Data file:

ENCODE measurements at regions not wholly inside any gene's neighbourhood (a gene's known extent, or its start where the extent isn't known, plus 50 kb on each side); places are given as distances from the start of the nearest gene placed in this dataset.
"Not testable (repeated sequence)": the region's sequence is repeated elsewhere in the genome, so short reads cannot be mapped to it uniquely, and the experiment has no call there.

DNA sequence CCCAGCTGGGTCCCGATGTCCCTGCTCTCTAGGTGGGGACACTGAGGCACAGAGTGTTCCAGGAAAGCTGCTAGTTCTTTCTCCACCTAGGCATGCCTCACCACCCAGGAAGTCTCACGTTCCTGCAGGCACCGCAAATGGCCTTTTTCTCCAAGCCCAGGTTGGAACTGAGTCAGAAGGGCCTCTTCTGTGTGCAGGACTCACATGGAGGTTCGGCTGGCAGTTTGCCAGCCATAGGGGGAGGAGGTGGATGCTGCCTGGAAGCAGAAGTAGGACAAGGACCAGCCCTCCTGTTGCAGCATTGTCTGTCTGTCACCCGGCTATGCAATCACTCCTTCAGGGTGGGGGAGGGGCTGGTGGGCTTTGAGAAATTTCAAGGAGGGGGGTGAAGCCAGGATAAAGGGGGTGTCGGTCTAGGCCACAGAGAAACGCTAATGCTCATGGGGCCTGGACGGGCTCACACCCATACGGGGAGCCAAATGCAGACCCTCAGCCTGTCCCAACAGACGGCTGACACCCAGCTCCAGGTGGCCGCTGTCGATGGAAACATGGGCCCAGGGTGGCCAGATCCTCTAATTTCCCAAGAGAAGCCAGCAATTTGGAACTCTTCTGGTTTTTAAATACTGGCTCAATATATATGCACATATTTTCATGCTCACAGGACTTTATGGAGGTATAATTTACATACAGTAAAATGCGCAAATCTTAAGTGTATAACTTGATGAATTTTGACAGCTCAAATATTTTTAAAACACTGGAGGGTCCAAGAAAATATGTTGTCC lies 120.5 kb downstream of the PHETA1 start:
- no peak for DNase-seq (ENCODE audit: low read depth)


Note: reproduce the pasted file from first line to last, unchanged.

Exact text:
ENCODE measurements at regions not wholly inside any gene's neighbourhood (a gene's known extent, or its start where the extent isn't known, plus 50 kb on each side); places are given as distances from the start of the nearest gene placed in this dataset.
"Not testable (repeated sequence)": the region's sequence is repeated elsewhere in the genome, so short reads cannot be mapped to it uniquely, and the experiment has no call there.

DNA sequence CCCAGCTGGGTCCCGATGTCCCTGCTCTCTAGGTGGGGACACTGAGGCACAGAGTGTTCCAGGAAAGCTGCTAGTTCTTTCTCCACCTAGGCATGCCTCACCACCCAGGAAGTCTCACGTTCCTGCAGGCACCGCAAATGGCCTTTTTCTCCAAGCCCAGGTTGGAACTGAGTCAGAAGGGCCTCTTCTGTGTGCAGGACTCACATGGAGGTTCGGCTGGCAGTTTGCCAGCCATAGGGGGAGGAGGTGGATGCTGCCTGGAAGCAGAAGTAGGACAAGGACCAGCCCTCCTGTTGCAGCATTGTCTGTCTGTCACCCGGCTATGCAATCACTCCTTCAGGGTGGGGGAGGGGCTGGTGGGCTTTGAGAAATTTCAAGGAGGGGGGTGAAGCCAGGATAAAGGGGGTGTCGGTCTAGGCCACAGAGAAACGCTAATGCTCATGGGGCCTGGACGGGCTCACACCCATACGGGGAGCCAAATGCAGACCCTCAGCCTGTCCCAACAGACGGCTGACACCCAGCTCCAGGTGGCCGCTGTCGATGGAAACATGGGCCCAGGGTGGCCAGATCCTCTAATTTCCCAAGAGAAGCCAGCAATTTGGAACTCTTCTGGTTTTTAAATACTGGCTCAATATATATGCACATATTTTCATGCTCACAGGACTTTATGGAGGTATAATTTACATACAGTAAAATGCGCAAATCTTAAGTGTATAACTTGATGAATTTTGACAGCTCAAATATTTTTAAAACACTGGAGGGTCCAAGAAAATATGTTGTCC lies 120.5 kb downstream of the PHETA1 start:
- no peak for DNase-seq (ENCODE audit: low read depth)